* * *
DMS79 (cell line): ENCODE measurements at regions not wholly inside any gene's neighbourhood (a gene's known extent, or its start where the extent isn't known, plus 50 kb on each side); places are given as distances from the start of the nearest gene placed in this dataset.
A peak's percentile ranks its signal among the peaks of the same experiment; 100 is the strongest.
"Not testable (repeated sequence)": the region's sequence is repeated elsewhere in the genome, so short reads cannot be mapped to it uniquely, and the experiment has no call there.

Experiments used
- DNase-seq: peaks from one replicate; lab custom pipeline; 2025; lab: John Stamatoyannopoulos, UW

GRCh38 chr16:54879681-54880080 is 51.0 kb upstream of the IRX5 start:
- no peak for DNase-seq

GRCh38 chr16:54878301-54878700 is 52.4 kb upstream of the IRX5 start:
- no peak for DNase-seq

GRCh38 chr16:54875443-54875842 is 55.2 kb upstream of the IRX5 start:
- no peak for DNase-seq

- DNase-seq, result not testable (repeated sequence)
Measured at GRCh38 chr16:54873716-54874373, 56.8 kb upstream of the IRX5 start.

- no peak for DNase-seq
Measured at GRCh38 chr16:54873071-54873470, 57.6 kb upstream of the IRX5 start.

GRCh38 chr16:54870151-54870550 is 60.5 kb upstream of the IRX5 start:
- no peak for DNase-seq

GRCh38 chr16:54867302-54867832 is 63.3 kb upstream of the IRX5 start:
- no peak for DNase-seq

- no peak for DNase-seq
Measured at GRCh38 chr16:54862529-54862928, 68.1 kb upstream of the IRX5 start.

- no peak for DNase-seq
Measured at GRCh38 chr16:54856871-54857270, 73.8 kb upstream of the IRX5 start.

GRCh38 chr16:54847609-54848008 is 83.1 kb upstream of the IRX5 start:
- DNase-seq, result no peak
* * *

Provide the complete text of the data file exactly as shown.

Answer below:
DMS79 (cell line): ENCODE measurements at regions not wholly inside any gene's neighbourhood (a gene's known extent, or its start where the extent isn't known, plus 50 kb on each side); places are given as distances from the start of the nearest gene placed in this dataset.
A peak's percentile ranks its signal among the peaks of the same experiment; 100 is the strongest.
"Not testable (repeated sequence)": the region's sequence is repeated elsewhere in the genome, so short reads cannot be mapped to it uniquely, and the experiment has no call there.

Experiments used
- DNase-seq: peaks from one replicate; lab custom pipeline; 2025; lab: John Stamatoyannopoulos, UW

GRCh38 chr16:54879681-54880080 is 51.0 kb upstream of the IRX5 start:
- no peak for DNase-seq

GRCh38 chr16:54878301-54878700 is 52.4 kb upstream of the IRX5 start:
- no peak for DNase-seq

GRCh38 chr16:54875443-54875842 is 55.2 kb upstream of the IRX5 start:
- no peak for DNase-seq

- DNase-seq, result not testable (repeated sequence)
Measured at GRCh38 chr16:54873716-54874373, 56.8 kb upstream of the IRX5 start.

- no peak for DNase-seq
Measured at GRCh38 chr16:54873071-54873470, 57.6 kb upstream of the IRX5 start.

GRCh38 chr16:54870151-54870550 is 60.5 kb upstream of the IRX5 start:
- no peak for DNase-seq

GRCh38 chr16:54867302-54867832 is 63.3 kb upstream of the IRX5 start:
- no peak for DNase-seq

- no peak for DNase-seq
Measured at GRCh38 chr16:54862529-54862928, 68.1 kb upstream of the IRX5 start.

- no peak for DNase-seq
Measured at GRCh38 chr16:54856871-54857270, 73.8 kb upstream of the IRX5 start.

GRCh38 chr16:54847609-54848008 is 83.1 kb upstream of the IRX5 start:
- DNase-seq, result no peak